Speakers of a language from different geographical areas sometimes use different words or different pronunciations to refer to the same object. These variations define a dialect. The Harvard Dialect Survey was developed by Bert Vaux and Scott Golder in 2003. Of the 100+ questions, several featured insects or arthropods. The name “Daddy Long Legs” was used by almost 95% of respondents from all areas of the country. “Firefly”, “Lightning Bug” and “I use both interchangeably” split equally (29-40%) with most using the two names interchangeably. Entomologists have sought to discontinue the term “lightning bug” in favor of “firefly” as the insect is a beetle and not a bug. Perhaps this indicates and education effect?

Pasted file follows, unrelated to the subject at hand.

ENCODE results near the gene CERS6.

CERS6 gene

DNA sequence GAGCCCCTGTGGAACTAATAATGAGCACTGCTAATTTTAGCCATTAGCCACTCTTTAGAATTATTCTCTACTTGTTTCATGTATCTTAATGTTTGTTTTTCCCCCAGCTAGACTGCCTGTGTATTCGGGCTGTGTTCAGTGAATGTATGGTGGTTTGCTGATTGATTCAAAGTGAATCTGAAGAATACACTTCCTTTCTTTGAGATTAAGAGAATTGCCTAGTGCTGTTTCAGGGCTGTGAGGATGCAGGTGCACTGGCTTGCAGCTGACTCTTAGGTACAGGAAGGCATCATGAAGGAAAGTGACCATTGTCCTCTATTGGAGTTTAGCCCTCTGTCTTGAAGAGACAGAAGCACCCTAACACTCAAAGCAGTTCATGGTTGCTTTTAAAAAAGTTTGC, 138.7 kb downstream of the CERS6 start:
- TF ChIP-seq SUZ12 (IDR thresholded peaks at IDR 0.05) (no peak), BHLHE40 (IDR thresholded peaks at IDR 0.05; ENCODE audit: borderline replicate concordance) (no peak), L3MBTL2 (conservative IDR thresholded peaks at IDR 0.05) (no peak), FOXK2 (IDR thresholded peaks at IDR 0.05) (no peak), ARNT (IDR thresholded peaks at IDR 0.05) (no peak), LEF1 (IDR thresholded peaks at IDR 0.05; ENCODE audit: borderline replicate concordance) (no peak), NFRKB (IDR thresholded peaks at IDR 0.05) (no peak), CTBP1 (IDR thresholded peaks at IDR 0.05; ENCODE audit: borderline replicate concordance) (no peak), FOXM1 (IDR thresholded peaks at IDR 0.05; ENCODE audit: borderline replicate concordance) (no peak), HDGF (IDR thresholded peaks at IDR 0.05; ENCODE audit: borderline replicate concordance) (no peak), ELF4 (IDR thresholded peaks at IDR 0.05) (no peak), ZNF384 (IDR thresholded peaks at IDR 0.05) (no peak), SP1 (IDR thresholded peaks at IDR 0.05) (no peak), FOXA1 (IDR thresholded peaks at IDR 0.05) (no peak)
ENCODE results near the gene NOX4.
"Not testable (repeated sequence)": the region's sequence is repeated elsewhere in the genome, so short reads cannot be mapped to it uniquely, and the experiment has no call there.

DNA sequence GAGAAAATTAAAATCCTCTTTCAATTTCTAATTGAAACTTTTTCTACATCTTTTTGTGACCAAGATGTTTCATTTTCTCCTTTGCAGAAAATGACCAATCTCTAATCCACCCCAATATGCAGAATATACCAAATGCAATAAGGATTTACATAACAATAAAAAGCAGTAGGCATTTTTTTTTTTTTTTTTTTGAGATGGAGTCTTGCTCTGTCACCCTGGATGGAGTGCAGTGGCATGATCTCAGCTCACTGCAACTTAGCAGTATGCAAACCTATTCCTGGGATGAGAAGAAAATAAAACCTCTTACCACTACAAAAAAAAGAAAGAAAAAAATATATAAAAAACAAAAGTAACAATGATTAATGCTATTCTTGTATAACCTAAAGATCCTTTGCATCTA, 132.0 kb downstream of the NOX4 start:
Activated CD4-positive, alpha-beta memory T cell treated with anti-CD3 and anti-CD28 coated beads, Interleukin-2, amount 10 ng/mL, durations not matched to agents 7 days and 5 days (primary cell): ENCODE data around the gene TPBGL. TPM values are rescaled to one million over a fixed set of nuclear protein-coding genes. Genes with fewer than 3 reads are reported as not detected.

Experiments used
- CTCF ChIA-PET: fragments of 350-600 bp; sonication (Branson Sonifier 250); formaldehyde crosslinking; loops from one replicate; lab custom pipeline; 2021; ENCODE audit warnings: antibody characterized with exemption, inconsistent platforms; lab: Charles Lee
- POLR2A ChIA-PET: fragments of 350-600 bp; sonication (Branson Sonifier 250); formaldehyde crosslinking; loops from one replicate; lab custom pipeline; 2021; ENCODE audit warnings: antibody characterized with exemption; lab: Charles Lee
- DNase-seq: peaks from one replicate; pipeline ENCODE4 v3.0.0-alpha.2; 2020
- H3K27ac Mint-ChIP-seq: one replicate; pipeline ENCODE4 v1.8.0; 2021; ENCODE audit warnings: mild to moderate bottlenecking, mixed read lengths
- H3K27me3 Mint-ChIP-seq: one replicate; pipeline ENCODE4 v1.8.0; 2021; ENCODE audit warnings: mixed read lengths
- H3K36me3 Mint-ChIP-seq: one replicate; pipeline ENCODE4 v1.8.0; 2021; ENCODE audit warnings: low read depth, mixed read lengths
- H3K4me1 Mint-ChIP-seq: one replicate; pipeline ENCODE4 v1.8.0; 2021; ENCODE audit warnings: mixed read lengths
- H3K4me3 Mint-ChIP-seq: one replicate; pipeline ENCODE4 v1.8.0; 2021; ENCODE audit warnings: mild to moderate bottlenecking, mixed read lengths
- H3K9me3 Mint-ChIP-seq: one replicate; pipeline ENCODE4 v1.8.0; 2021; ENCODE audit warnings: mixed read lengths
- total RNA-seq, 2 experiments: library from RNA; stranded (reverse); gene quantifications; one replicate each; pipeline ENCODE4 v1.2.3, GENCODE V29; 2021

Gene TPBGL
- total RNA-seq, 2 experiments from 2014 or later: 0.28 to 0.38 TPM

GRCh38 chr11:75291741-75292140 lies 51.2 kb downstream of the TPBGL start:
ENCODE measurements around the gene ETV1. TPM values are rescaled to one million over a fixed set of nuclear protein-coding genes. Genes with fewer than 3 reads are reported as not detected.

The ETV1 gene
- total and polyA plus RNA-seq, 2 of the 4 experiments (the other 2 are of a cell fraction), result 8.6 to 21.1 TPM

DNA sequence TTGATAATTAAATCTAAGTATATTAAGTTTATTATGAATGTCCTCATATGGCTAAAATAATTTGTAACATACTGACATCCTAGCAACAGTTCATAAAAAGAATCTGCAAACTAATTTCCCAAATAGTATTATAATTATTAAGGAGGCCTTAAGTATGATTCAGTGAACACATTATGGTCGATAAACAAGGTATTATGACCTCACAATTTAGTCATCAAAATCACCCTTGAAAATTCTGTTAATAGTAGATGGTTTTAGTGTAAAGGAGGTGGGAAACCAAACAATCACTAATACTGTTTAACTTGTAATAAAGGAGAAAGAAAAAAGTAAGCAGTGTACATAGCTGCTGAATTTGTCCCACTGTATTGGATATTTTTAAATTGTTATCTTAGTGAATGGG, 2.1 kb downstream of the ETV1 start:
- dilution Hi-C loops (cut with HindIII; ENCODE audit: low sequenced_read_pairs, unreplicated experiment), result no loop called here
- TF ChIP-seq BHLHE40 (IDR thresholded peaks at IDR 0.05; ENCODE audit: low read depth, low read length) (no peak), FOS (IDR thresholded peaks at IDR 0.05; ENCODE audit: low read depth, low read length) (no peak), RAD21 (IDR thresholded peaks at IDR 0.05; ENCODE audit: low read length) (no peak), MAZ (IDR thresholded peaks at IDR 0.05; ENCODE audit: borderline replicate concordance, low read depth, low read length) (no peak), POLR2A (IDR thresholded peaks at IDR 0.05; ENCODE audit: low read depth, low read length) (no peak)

The creature with the most variability was the terrestrial isopod. The strongest showing was “Roly Poly” (33%) followed by Pill Bug (16%). There were a lot of names given. Terrestrial isopods are not a single species but a group that contains over 4000 species. Wood Louse the name more commonly used by biologists was used by only 0.5% of the population. It is useful to be aware of the commonly used names when communicating to the public about arthropods. A presentation about the “Roly Poly” may elicit a visual image in more of the audience than a presentation about wood lice.